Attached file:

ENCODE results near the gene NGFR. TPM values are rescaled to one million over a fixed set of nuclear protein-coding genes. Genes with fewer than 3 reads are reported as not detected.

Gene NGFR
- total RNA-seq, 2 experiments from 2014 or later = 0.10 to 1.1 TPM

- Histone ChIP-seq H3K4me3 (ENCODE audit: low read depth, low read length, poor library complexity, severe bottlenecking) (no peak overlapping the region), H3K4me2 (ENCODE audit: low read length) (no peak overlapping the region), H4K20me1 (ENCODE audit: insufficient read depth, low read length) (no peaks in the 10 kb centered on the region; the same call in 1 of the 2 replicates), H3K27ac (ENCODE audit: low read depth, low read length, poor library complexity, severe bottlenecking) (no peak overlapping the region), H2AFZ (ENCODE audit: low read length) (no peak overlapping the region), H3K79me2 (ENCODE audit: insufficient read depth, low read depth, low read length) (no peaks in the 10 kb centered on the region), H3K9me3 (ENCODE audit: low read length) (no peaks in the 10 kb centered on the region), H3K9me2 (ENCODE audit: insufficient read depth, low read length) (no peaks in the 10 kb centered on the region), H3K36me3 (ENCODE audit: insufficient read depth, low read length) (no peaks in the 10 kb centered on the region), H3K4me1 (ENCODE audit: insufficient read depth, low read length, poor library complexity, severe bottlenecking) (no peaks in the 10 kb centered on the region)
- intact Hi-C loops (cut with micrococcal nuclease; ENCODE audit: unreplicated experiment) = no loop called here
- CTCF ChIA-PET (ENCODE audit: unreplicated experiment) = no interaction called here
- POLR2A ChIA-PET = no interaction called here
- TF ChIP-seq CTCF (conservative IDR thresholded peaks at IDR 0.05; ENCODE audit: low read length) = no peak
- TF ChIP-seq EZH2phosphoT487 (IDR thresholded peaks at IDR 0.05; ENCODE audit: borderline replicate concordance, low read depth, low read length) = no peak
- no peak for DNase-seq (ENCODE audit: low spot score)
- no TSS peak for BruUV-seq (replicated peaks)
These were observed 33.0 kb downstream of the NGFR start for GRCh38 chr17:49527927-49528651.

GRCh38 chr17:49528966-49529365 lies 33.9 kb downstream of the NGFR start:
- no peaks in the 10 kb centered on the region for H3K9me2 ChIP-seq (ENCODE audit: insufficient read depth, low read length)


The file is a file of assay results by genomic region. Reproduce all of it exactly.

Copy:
ENCODE results near the gene NGFR. TPM values are rescaled to one million over a fixed set of nuclear protein-coding genes. Genes with fewer than 3 reads are reported as not detected.

Gene NGFR
- total RNA-seq, 2 experiments from 2014 or later = 0.10 to 1.1 TPM

- Histone ChIP-seq H3K4me3 (ENCODE audit: low read depth, low read length, poor library complexity, severe bottlenecking) (no peak overlapping the region), H3K4me2 (ENCODE audit: low read length) (no peak overlapping the region), H4K20me1 (ENCODE audit: insufficient read depth, low read length) (no peaks in the 10 kb centered on the region; the same call in 1 of the 2 replicates), H3K27ac (ENCODE audit: low read depth, low read length, poor library complexity, severe bottlenecking) (no peak overlapping the region), H2AFZ (ENCODE audit: low read length) (no peak overlapping the region), H3K79me2 (ENCODE audit: insufficient read depth, low read depth, low read length) (no peaks in the 10 kb centered on the region), H3K9me3 (ENCODE audit: low read length) (no peaks in the 10 kb centered on the region), H3K9me2 (ENCODE audit: insufficient read depth, low read length) (no peaks in the 10 kb centered on the region), H3K36me3 (ENCODE audit: insufficient read depth, low read length) (no peaks in the 10 kb centered on the region), H3K4me1 (ENCODE audit: insufficient read depth, low read length, poor library complexity, severe bottlenecking) (no peaks in the 10 kb centered on the region)
- intact Hi-C loops (cut with micrococcal nuclease; ENCODE audit: unreplicated experiment) = no loop called here
- CTCF ChIA-PET (ENCODE audit: unreplicated experiment) = no interaction called here
- POLR2A ChIA-PET = no interaction called here
- TF ChIP-seq CTCF (conservative IDR thresholded peaks at IDR 0.05; ENCODE audit: low read length) = no peak
- TF ChIP-seq EZH2phosphoT487 (IDR thresholded peaks at IDR 0.05; ENCODE audit: borderline replicate concordance, low read depth, low read length) = no peak
- no peak for DNase-seq (ENCODE audit: low spot score)
- no TSS peak for BruUV-seq (replicated peaks)
These were observed 33.0 kb downstream of the NGFR start for GRCh38 chr17:49527927-49528651.

GRCh38 chr17:49528966-49529365 lies 33.9 kb downstream of the NGFR start:
- no peaks in the 10 kb centered on the region for H3K9me2 ChIP-seq (ENCODE audit: insufficient read depth, low read length)